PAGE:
Carefully following all the rules of the road is important, but staying safe on the road is a bit more complicated than that. As you get older, you may notice that your reaction times are a bit slower, or you have a harder time reading traffic signs. You may need to use bigger side mirrors so you can shoulder check without turning your head as much, or make other modifications to your vehicle. These small adjustments to how you drive will keep you and everyone around you safe on the road. If you have hearing aids, here are some tips to driving safely with hearing aids.
Wear Your Glasses
You need to be able to see clearly to drive safely. Do you wear glasses? If you have hearing loss, it’s extremely important that you wear your glasses every time you get behind the wheel. When you can’t hear as well as you used to, seeing clearly becomes even more important. Make sure your prescription is up to date, and your glasses make it easy to see everything around you.
It’s also a great idea to get prescription sunglasses or anti glare lenses to help you see when you’re on the road. Along with wearing your glasses or sunglasses, avoid driving during sunrise or sunset when the angle of the sun makes it harder to see. If the glaring lights during the night bother your eyes, try to avoid driving after dark.
Give Yourself Extra Time
As you age, you might notice that your reaction times are a bit slower than before. You’ll need to make a few slight adjustments to how you drive to make sure you stay safe. Try to leave extra room between your car and the car ahead of you, so that if they do something unexpected, you’ll have time to react. You can break a bit early when approaching a red light, but don’t break too early! This can be dangerous, and confuse the drivers around you.
Driving will be less stressful if you can avoid high-traffic areas where drivers are in a hurry, or rushing to get home from work. Rather than fighting rush hour traffic, try to drive when there’s less traffic on the road. You can also avoid high-traffic areas, and stay on quieter streets.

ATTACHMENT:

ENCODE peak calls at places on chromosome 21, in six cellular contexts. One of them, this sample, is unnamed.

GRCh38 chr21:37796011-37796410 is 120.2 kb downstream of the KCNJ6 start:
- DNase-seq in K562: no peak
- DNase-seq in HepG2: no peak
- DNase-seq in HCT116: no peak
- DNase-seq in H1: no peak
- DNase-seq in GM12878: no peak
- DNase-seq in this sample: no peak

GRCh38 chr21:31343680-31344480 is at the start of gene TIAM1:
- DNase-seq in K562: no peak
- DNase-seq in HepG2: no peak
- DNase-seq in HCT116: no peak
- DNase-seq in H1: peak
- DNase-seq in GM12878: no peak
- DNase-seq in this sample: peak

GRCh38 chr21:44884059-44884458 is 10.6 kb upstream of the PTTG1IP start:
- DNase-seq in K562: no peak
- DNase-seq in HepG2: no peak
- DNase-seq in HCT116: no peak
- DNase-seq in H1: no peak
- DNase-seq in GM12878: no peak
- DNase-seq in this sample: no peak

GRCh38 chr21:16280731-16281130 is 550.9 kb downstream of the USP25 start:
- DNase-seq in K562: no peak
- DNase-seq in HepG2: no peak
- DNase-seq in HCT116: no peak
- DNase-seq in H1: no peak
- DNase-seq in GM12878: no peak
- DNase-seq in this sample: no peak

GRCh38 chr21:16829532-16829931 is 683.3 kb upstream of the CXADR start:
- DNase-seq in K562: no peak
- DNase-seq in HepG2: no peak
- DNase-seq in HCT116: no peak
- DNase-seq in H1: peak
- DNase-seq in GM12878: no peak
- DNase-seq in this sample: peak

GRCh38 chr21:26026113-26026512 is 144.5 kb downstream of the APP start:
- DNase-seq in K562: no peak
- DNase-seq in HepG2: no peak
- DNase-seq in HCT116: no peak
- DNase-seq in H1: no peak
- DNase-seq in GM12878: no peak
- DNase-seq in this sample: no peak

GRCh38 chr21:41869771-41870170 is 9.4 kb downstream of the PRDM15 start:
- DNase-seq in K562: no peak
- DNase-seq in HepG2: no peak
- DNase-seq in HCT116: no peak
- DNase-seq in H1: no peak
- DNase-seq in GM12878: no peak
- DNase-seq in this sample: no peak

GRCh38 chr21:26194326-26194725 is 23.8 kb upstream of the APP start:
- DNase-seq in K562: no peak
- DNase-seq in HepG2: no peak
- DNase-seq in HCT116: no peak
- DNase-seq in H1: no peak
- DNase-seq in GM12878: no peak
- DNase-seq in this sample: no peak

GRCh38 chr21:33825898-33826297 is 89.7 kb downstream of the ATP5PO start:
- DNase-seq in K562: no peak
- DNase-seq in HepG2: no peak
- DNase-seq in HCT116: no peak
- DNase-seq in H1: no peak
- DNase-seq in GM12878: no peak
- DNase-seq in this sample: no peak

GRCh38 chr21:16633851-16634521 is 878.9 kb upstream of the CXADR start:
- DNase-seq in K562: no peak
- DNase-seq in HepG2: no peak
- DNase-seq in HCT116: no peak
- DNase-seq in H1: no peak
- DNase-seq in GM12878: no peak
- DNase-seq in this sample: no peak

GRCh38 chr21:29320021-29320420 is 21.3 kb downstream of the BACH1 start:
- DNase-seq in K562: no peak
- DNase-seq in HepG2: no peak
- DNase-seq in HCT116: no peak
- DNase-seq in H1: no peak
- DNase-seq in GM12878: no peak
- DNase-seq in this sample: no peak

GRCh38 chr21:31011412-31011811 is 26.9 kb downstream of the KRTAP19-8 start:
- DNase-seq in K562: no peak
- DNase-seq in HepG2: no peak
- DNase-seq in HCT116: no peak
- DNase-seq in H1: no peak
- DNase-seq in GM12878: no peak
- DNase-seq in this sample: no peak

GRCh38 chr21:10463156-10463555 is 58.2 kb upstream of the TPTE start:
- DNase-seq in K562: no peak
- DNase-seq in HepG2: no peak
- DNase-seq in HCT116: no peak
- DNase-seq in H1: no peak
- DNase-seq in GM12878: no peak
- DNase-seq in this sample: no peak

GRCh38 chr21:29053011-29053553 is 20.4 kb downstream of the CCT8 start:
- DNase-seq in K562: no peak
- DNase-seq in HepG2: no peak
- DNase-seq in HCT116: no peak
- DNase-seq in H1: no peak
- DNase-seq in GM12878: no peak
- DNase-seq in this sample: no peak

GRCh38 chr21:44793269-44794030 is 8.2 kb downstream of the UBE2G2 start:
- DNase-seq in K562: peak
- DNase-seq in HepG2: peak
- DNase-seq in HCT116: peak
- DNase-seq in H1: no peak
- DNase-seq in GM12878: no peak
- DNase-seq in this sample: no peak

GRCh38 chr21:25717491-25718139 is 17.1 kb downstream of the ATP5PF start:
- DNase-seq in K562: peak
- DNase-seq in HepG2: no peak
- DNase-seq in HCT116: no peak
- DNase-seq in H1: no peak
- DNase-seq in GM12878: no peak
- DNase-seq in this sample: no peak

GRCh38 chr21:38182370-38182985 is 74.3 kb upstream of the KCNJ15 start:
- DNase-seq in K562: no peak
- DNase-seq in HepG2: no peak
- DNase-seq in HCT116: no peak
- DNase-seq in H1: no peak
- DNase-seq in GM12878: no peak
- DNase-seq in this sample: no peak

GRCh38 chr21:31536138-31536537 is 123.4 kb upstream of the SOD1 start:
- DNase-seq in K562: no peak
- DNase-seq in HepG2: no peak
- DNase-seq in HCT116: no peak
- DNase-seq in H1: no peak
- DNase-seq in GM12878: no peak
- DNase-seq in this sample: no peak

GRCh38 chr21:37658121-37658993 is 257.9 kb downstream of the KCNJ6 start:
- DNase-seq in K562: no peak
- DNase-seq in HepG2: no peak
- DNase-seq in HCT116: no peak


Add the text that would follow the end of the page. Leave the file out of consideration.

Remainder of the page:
Make Adjustments to Your Car
You may have a few aches and pains that make it harder to drive comfortably and safely. You can make a few adjustments to your car so it’s easier for you to drive safely. Start by adding larger side and rear-view mirrors. This will help you see more of the road behind you. You can maintain awareness of the vehicles around you without having to twist your body to shoulder check.
You can also make adjustments to the brake and gas pedals to make them easier to press, or even add hand pedals.
Review Your Medications
If you’ve been having a hard time staying alert behind the wheel, check your medications. Some medications can make you drowsy or less alert, and this could make you less safe behind the wheel. Read the side effects of your medications very carefully, and consult with your doctor if you’ve been having trouble focusing when you’re driving.
If you feel lightheaded, overly tired, or drowsy, don’t drive! Make sure you’re safe to drive every time you get behind the wheel.
Wear Your Hearing Aids
If you have hearing loss, always wear your hearing aids when driving. When you can’t hear clearly it’s hard to stay safe on the road. You’re more likely to miss important sounds in your environment, like a warning honk from a car in your blind spot, or the emergency sirens coming towards the intersection.
Along with wearing your hearing aids, keep distractions in your vehicle to a minimum. Turn off the radio in the car, and ask passengers to stop talking so you can focus on the road. This helps you hear the sound around you, and arrive safely at your destination.
It’s important that you get your hearing checked every year, and make sure your hearing aids are working properly. With these tips, you’ll be able to drive safely with hearing aids, and easily maintain your independence.